Prominent Beekeepers Blame Pesticides for Bee Decline
When it comes to a healthy, thriving food supply, bees are essential. Busy bees pollinate more than a quarter of all plants consumed in the United States, and at least 130 different American crops.
But bee colonies are disappearing fast, and many blame commercial agriculture’s most popular pesticides. A coalition of environmental groups and prominent beekeepers are suing federal regulators to stop the spread of bee-toxic chemicals.
Filed March 21, and led by the Center for Food Safety, the lawsuit calls for a moratorium on two of the most widely used, yet highly controversial insecticides in U.S. agriculture—clothianidin and thiamethoxam. Both chemicals belong to a relatively new class of pesticides called neonicotinoids.
Because neonicotinoids are highly toxic to bees and other pollinators, the U.S. Environmental Protection Agency (EPA) issued conditional registrations for these chemicals when they first entered the market in 2003—restricting use to a highly advanced seed treatment method that is environmentally sound, according to regulators.
However, scientists both inside and outside the EPA worry that the method might not be so foolproof, and some countries have decided to stop using neonicotinoids altogether. Over the past three years, more than 30 scientific papers have linked neonicotinoid use with bee death.
In January 2013, scientists at the European Food Safety Authority (EFSA) reported that neonicotinoids have “acute and chronic effects on bee colony survival and development.” However, a vote to ban these chemicals throughout the EU on March 19 didn’t get the majority necessary to pass. Much like U.S. regulators, some EU member nations argue that there is still not enough evidence to suggest a real problem.
One of the groups behind the U.S. lawsuit—environmental nonprofit Beyond Pesticides—has been urging regulators for years to reconsider their stance on neonicotinoids. According to Beyond Pesticides staff scientist Nichelle Harriott, EPA’s decision to approve clothianidin and thiamethoxam was flawed from the beginning.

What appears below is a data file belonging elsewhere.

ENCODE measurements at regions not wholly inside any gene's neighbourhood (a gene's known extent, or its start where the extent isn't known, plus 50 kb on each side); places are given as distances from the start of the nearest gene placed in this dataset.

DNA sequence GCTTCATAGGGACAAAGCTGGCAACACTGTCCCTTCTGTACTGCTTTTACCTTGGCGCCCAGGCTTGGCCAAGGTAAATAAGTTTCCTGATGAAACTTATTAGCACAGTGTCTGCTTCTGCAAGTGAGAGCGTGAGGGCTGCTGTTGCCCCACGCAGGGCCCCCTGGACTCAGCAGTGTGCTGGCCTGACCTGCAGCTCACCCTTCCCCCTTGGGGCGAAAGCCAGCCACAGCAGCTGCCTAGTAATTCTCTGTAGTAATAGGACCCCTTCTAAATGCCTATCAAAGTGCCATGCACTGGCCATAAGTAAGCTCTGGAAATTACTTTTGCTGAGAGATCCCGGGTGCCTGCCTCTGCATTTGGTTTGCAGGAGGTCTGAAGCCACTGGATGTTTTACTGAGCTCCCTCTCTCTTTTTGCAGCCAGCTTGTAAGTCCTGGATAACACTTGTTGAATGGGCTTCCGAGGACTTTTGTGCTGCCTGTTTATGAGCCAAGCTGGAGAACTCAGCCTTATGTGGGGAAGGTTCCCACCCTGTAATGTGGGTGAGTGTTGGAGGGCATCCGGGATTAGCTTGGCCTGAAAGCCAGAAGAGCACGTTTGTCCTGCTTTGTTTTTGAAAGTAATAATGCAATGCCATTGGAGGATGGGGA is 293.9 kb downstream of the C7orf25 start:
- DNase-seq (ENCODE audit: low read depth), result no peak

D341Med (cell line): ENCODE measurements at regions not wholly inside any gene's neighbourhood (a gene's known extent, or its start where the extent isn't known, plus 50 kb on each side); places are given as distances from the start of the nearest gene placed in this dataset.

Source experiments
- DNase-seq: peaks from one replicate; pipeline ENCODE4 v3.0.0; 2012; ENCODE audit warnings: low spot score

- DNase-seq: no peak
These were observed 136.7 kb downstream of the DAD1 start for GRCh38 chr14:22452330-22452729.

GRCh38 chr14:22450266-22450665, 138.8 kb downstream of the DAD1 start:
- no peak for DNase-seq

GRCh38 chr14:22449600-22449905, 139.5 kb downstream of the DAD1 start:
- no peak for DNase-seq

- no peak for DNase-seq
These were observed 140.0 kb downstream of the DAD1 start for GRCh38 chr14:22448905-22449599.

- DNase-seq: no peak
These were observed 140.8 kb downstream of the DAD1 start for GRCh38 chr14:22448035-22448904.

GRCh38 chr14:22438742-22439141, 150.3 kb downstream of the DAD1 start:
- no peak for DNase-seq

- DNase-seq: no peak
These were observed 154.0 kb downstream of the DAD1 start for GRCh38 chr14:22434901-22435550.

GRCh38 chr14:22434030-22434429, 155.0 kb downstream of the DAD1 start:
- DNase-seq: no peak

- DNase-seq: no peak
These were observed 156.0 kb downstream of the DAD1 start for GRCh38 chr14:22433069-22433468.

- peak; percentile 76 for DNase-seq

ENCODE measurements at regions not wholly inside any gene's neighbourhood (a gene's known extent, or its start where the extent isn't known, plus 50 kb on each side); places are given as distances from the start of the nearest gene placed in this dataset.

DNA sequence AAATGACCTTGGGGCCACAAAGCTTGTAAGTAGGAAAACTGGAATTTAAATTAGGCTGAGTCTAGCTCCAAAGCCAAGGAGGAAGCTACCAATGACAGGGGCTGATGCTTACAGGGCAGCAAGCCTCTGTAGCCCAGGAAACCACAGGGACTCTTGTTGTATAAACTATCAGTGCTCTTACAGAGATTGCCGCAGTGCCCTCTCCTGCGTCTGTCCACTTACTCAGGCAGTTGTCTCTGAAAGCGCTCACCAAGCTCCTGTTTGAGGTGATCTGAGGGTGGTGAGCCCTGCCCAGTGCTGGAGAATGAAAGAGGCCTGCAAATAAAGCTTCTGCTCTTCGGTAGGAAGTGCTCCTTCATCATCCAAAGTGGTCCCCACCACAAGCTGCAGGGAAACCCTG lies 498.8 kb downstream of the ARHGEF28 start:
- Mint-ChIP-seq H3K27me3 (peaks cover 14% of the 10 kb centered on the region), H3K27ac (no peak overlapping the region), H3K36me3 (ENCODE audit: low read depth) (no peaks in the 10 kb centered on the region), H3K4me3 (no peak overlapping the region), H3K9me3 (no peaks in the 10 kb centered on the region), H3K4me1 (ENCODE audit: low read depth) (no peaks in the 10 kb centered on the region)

“Bee losses in the U.S. are pretty high,” said Harriott in a phone interview. “The fact that we have millions of acres of corn treated with bee-toxic chemicals—regardless of what buffering system you put into the environment, what type of label amendment you have, or what you tell the farmer—bees are going to be exposed to clothianidin and thiamethoxam.”
Regulators and pesticide manufacturers say there is no connection between the quickly diminishing bee population and neonicotinoids, but recent history draws a curious timeline. As clothianidin and thiamethoxam have become more widespread, bees have been dropping like flies—a third of commercial beehives (totaling over 1 million colonies) have disappeared in the past year.
According to Harriott, the EPA consistently underestimates risk with most chemicals that come on to the market. Her case in point is Imprelis, a lawn chemical EPA approved in 2010 that was later shown to have killed millions of dollars’ worth of Norway spruce and white pine trees. DuPont voluntarily ended Imprelis sales in August 2011. The EPA issued a stop sale order a week later.
“EPA tends to mitigate risk instead of evaluating what the risk/benefit ratio is. For example, does the risk—in this particular case, harm to bees—outweigh the benefit of farmer convenience?” asked Harriott. “Bee keepers feel that this is getting into, if it hasn’t already, an unsustainable practice.”
The Rise of Neonicotinoids
First developed by Shell Oil in the 1980s to replace the highly toxic organophosphorus insecticides, neonicotinoids promised an environmentally friendlier solution that was both safer for humans, and more potent against pests.
Synthetic derivatives of nicotine, neonicotinoids are designed to destroy the nervous systems of crop pests, but the chemicals have been shown to be just as lethal to beneficial wildlife, such as honeybees and songbirds.
However, according to statements from clothianidin manufacturer Bayer Crop Science, the seed coating method used with neonicotinoids “presents no risk to the environment, since seed treatment is one of the most precisely targeted forms of plant protection,” and “there has been no demonstrated effect on bee colony health associated with the appropriate use of clothianidin in the environment.”
Not only does seed treatment promise precision, it’s also easy to use. This convenience is what makes neonicotinoids such a favorite among farmers, and why it has spread so quickly. Instead of conventional field spraying, neonicotinoids are applied to seeds before planting. As the plant grows, the chemical spreads throughout the cells, warding off pests throughout the entire life cycle of the crop.
EPA plans to review their registration for clothianidin and thiamethoxam in 2018 with a long-term study to better understand how these chemicals impact bee colonies, but critics say that bee colonies, beekeepers, and our food supply, cannot afford to wait much longer.
“I think that at this point the writing is on the wall,” said Harriott. “These things need to get out of our environment.”
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